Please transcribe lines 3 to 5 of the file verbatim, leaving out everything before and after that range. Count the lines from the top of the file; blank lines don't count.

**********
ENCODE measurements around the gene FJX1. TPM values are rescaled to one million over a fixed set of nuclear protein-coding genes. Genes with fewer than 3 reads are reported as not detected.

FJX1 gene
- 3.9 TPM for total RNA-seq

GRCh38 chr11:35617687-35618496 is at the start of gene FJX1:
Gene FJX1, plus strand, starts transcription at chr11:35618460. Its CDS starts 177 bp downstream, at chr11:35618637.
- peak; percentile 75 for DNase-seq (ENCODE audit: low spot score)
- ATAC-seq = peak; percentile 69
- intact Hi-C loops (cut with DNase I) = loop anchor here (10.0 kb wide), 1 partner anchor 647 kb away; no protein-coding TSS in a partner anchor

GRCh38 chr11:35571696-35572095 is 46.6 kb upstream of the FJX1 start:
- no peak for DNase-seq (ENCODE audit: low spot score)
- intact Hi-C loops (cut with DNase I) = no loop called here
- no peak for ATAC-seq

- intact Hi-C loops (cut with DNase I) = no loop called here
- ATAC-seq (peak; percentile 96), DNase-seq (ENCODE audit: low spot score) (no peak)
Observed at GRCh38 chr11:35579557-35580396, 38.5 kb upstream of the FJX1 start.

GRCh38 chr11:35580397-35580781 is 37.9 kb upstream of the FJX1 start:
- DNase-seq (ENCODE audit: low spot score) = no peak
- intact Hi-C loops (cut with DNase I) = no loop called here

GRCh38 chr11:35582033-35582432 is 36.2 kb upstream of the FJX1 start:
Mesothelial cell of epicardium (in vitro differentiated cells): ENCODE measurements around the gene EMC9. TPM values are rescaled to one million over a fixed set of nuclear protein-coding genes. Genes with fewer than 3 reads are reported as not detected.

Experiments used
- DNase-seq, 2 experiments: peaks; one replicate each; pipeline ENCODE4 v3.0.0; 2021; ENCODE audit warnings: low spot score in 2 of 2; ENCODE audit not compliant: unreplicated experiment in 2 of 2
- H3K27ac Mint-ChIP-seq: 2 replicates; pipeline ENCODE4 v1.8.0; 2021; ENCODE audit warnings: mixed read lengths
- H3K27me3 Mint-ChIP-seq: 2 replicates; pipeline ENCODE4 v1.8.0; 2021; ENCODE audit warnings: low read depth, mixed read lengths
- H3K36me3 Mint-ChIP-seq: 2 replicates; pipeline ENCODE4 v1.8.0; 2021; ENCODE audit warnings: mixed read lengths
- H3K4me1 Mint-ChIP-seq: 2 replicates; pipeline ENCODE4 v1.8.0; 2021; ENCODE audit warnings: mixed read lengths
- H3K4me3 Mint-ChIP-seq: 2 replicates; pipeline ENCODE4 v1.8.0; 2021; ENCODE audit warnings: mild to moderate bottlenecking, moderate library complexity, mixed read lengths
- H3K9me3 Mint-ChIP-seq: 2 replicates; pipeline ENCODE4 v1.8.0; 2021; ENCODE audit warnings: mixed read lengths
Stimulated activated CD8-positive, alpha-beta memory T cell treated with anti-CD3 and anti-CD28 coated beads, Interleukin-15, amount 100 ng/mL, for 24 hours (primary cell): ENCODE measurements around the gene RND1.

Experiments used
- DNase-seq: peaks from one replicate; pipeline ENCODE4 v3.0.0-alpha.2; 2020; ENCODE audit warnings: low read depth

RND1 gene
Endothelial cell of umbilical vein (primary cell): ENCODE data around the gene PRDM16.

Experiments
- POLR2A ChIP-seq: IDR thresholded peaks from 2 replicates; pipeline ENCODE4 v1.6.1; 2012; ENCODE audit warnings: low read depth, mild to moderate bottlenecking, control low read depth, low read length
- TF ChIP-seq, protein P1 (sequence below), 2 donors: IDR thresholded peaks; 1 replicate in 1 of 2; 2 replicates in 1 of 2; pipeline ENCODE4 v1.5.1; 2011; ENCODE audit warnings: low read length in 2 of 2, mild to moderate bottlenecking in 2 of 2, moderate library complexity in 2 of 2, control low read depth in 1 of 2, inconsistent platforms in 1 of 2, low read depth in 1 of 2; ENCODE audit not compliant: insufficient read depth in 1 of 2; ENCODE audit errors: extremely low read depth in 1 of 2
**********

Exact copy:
- 3.9 TPM for total RNA-seq

GRCh38 chr11:35617687-35618496 is at the start of gene FJX1:
Gene FJX1, plus strand, starts transcription at chr11:35618460. Its CDS starts 177 bp downstream, at chr11:35618637.